Measurements included net photosynthesis, stomatal conductance, and transpiration. Separate one way ANOVAs were used to determine if net photosynthesis, stomatal conductance, and transpiration were significantly different over the PFD's tested (Sail et al. 2001). A repeated measures ANOVA was not used because only one leaf type was examined. If experiment wide differences were found, Tukey's HSD was used to delect differences between PFD's examined. Shapiro-Wilks tests were used to test for normal distributions and the Bartlett's Test was used to test for homogeneity of variances. If data were not normal or the variances were not homogenous, and could not be corrected with transformations, non-parametric Kruskal-Wallis ANOVA and Dunn's multiple range test were used.

Maximum photosynthesis ([A.sub.max]), PFD at [A.sub.max], transpiration at [A.sub.max]. conductance at [A.sub.max], light saturation point, dark respiration, light compensation point, and the quantum yield efficiency (initial slope) were determined for each replicate, and means were calculated (Wayne & Van Auken 2009). The [A.sub.max] was the highest net photosynthesis rate. Light saturating photosynthesis was the PFD when the slope of the initial rate line reached the [A.sub.max]. Dark respiration was the gas exchange rate at a PFD of 0 [mu]mol/[m.sup.2]/s (y-intercept of the line for the initial slope or rate). The light compensation point was calculated as the PFD when the photosynthetic rate = 0 [mu] mol C[O.sub.2]/[m.sup.2]/s (x-intercept of the line for the initial slope or rate). The quantum yield efficiency or initial slope was calculated using the dark value and increasing PFDs until the regression coefficient of the slope decreased (150 [mu]mol/[m.sup.2]/s PFD). Significance level for all tests was 0.05.


The mean density of V. virginica varied significantly by position along the transects (Fig. 1, Kruskal-Wallis ANOVA, P=0.0001). Plants were mostly distributed under the canopy as opposed to being in the associated open grassland. The density of V. virginica plants decreased from about 700 plants/100 [m.sup.2] below the canopy to zero at the edge of the grassland (Fig. 1). No V. virginica plants were found in the open grassland beyond 0.75 m from the dripline outward into the grassland in any of the 5 transects sampled. The highest density of V. virginica was 850 plants/100 [m.sup.2] which occurred 3.5 m from the drip line, under the canopy. A total of 283 plants were counted, with 99% below the canopy and only three in the grassland or at the drip line.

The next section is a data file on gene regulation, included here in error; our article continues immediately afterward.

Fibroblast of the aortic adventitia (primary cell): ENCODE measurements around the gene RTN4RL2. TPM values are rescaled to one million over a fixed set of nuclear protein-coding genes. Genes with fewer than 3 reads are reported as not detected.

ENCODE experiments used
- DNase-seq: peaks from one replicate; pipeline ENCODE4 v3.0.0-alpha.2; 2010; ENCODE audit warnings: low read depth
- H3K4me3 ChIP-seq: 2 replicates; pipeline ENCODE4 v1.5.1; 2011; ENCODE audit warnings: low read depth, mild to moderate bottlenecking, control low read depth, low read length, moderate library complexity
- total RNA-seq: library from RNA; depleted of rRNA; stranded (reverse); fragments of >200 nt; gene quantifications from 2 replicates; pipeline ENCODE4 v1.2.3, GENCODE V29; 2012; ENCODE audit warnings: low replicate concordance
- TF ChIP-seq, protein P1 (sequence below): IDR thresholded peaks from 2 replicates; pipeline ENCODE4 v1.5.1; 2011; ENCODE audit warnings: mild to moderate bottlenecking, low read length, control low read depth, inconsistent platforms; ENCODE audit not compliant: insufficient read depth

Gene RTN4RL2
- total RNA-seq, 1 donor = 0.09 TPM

The mean light level (PAR, [mu]mol/[m.sup.2]/s) varied significantly by position along the transects (Fig. 2, Kruskal-Wallis ANOVA, P=0.0001). Measurements from the open grassland positions were higher than those below the canopy. The lowest mean light level was 207 [+ or -] 53 [mu]mol/[m.sup.2]/s and was found five meters from the dripline, below the canopy. The highest mean light level was 2126 [+ or -] 71 [mu]mol/[m.sup.2]/s and was found four meters from the dripline into the associated grassland. The mean light level at the canopy edge was 721 [+ or -] 325 [mu]mol/[m.sup.2]/s and was significantly different from the light levels in the grassland and most of the positions below the canopy (Fig. 2, Dunn's multiple range test). There were few significant differences in light levels in the open grassland.


Mean soil depth along the five transects from under the canopy into the open grassland was patchy but did not vary significantly by position (Fig. 3, ANOVA, F=1.4936, P=0.1054). The deepest mean soil depth was 42.4 [+ or -] 18.2 cm and was 2.5 m from the drip line below the canopy. The shallowest mean soil depth was 20.7 [+ or -] 14.4 cm and was found 0.5 m from the drip line below the canopy.


The mean ambient light level under the canopy at the level of the leaves of V. virginica was 110 [+ or -] 17 [mu]mol/[m.sup.2]/s (Table 1). This light level was lower than the light saturation point but above the light compensation point and the carbon assimilation rate was 35% of the [A.sub.max]. The photosynthetic response of the V. virginica leaves was significantly different over the light levels tested (one-way AN OVA, F=178.9, P<0.0001, Fig. 4). At PFD's above approximately 300 [mu]mol/[m.sup.2]/s, rates were fairly constant and there were few differences (Tukey's HSD; P [less than or equal to] 0.05), while at PFD's lower than 300 [mu]mol/[m.sup.2]/s, leaves generally had lower and significantly different rates at most of the light levels tested (Tukey's HSD; P < 0.05). Verbesina virginica had a fairly high maximum photosynthetic rate ([A.sub.max]) at 12.7 [+ or -] 1.4 [mu]mol C[O.sub.2]/[m.sup.2]/s at the highest light level tested, 2000 [mu]mol/[m.sup.2]/s (Table 1). Light saturation ([L.sub.sat]) was 288 [mu]mol/[m.sup.2]/s and the light compensation point [L.sub.cp] was 16 [mu]mol/[m.sup.2]/s (Table 1). The dark respiration (Rd) was low at 0.76 [mu]mol C[O.sup.2]/[m.sup.2]/s. The quantum yield efficiency or the initial slope (slope of the line from 0-150 [mu]mol/[m.sup.2]/s) was 0.0375 [+ or -] 0.0019 [mu]mol C[O.sub.2]mol quanta. Mean stomatal conductance ([g.sub.leaf]) of V. virginica plants below the canopy was not significantly different over the light levels examined (ANOVA, F=1.16, P=0.3126, Fig. 5; Table 1). The lowest stomatal conductance was 0.190 [+ or -] 0.080 mol [H.sub.2]O/[m.sup.2]/s at the lowest light level tested (zero [mu]mol/[m.sup.2]/s), while the highest mean stomatal conductance was 0.311 [+ or -] 0.110 mol [H.sub.2]O/[m.sup.2]/s at the highest light level tested (2000 [mu]mol/[m.sup.2]/s). Transpiration rates (E) varied significantly over the light levels tested (ANOVA: F=5.09, PO.0001, Fig. 6). The lowest mean transpiration rate was 3.46 [+ or -] 0.96 mmol [H.sub.2]O/[m.sup.2]/s and was found at the lowest light level tested (zero [mu]mol/[m.sup.2]/s. Table 1). The highest mean transpiration rate was 6.10 [+ or -] 0.99 [mu]mol [H.sub.2]O/[m.sup.2]/s at 2000 [mu]mol/[m.sup.2]/s or full sunlight.